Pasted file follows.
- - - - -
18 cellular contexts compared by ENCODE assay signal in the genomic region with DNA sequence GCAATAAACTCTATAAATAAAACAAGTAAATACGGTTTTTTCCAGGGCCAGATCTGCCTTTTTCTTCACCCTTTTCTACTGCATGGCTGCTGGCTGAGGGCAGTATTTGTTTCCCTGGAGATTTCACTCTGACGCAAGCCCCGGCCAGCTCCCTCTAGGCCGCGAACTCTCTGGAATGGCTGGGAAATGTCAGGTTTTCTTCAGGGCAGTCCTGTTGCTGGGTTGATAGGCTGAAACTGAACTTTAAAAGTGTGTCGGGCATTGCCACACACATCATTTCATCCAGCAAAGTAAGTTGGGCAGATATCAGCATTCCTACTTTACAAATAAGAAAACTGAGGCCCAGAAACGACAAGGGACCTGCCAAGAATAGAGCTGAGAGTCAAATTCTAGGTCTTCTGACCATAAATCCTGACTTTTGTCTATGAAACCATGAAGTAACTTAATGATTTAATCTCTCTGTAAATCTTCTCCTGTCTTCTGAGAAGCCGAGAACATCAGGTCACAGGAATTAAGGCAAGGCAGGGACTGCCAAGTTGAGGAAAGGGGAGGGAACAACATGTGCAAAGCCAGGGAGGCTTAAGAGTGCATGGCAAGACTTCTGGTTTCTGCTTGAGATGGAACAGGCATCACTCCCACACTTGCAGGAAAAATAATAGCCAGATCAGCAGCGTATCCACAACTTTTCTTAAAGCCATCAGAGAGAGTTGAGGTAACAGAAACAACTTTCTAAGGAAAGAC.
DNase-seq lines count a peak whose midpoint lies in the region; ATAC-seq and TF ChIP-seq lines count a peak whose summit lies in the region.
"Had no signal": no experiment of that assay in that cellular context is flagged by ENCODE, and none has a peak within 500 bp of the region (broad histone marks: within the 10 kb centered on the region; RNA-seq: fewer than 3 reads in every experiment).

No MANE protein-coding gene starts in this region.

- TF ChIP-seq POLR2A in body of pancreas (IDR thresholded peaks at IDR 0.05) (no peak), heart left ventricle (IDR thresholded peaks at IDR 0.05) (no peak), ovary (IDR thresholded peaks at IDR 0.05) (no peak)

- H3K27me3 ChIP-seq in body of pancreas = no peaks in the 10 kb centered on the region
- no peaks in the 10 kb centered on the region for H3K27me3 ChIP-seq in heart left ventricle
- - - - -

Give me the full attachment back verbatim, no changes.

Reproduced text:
18 cellular contexts compared by ENCODE assay signal in the genomic region with DNA sequence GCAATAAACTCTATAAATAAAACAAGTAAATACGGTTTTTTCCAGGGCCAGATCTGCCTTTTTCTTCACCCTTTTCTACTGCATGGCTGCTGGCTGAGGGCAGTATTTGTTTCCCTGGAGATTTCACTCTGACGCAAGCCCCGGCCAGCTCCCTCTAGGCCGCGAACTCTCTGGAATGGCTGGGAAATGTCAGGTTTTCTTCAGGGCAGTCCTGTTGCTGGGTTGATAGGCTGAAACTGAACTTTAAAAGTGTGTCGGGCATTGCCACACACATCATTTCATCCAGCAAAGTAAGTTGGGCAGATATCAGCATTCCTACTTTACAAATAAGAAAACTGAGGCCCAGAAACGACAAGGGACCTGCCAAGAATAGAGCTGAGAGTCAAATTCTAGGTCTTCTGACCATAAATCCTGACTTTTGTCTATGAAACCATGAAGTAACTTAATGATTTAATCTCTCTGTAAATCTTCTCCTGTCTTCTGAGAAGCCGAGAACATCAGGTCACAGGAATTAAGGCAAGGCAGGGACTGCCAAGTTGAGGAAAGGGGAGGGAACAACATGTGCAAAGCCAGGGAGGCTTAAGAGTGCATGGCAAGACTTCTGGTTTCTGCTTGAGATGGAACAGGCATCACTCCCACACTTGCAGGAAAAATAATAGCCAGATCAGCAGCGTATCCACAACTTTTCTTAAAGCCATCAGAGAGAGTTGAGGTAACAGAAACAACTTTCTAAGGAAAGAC.
DNase-seq lines count a peak whose midpoint lies in the region; ATAC-seq and TF ChIP-seq lines count a peak whose summit lies in the region.
"Had no signal": no experiment of that assay in that cellular context is flagged by ENCODE, and none has a peak within 500 bp of the region (broad histone marks: within the 10 kb centered on the region; RNA-seq: fewer than 3 reads in every experiment).

No MANE protein-coding gene starts in this region.

- TF ChIP-seq POLR2A in body of pancreas (IDR thresholded peaks at IDR 0.05) (no peak), heart left ventricle (IDR thresholded peaks at IDR 0.05) (no peak), ovary (IDR thresholded peaks at IDR 0.05) (no peak)

- H3K27me3 ChIP-seq in body of pancreas = no peaks in the 10 kb centered on the region
- no peaks in the 10 kb centered on the region for H3K27me3 ChIP-seq in heart left ventricle